Despite all the building work, the most tiresome aspect of the caging process was the sign language training. I had to pay two government-approved sign language experts to teach the primitive creatures, and me, how to communicate with one another. “You need to know what they need,” one of the supercilious sign experts regularly told me. All she and her colleague were really interested in was milking me for as long as possible to pay for their infestation-free flats in Bristol.
If the Habilis had settled into their caged environment, I’d have rediscovered the ‘live and let live’ attitude I had before Rufus and Lucinda arrived. But these human-esque creatures were incapable of appreciating the benefits of their new home: safety, autonomy, food, water, waste removal, emergency medical support (from our local equine vet) and shelter. Trees aside, they had everything they could want or need in their enclosure. So you can imagine how annoying it was when they began escaping – which happened all too often. A Habilis can tunnel with its bare hands as quickly as a badger can with its paws.
If the creatures had run off when they got free, I would have happily written-off the cost of building their specialist environment. But no, they’d return to my, by then, de-cluttered trees and start reconstructing their nest complex. After numerous escapes I had electrified rods countersunk around the base of their cage. That was another £600,000 plus VAT.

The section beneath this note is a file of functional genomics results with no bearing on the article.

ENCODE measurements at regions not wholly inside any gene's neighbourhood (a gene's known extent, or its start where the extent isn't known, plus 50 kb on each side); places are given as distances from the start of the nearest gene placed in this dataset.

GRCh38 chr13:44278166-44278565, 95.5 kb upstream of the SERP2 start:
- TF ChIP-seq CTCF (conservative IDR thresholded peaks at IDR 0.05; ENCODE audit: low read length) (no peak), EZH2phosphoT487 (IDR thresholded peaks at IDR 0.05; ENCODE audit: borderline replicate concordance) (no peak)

The Habilis turned nasty after their escape routes were cut off. They’d throw things at anyone who went near them: stones, food waste, pieces ripped off their shelters, excrement. We had to build an exclusion rail that circumnavigated their pen at a distance of fifty metres. Another unwelcome expense. Initially we’d let guests observe the creatures from behind the rail. But, despite their moronic intellects, they worked out that having sex or messing around with bodily discharges caused offence. Lucinda had to undergo counselling after watching two males anally and vaginally probe a willing female. By then I’d had enough. Try looking at your five year-old daughter’s distressed face and explaining that behaviour. The Habilis had to go.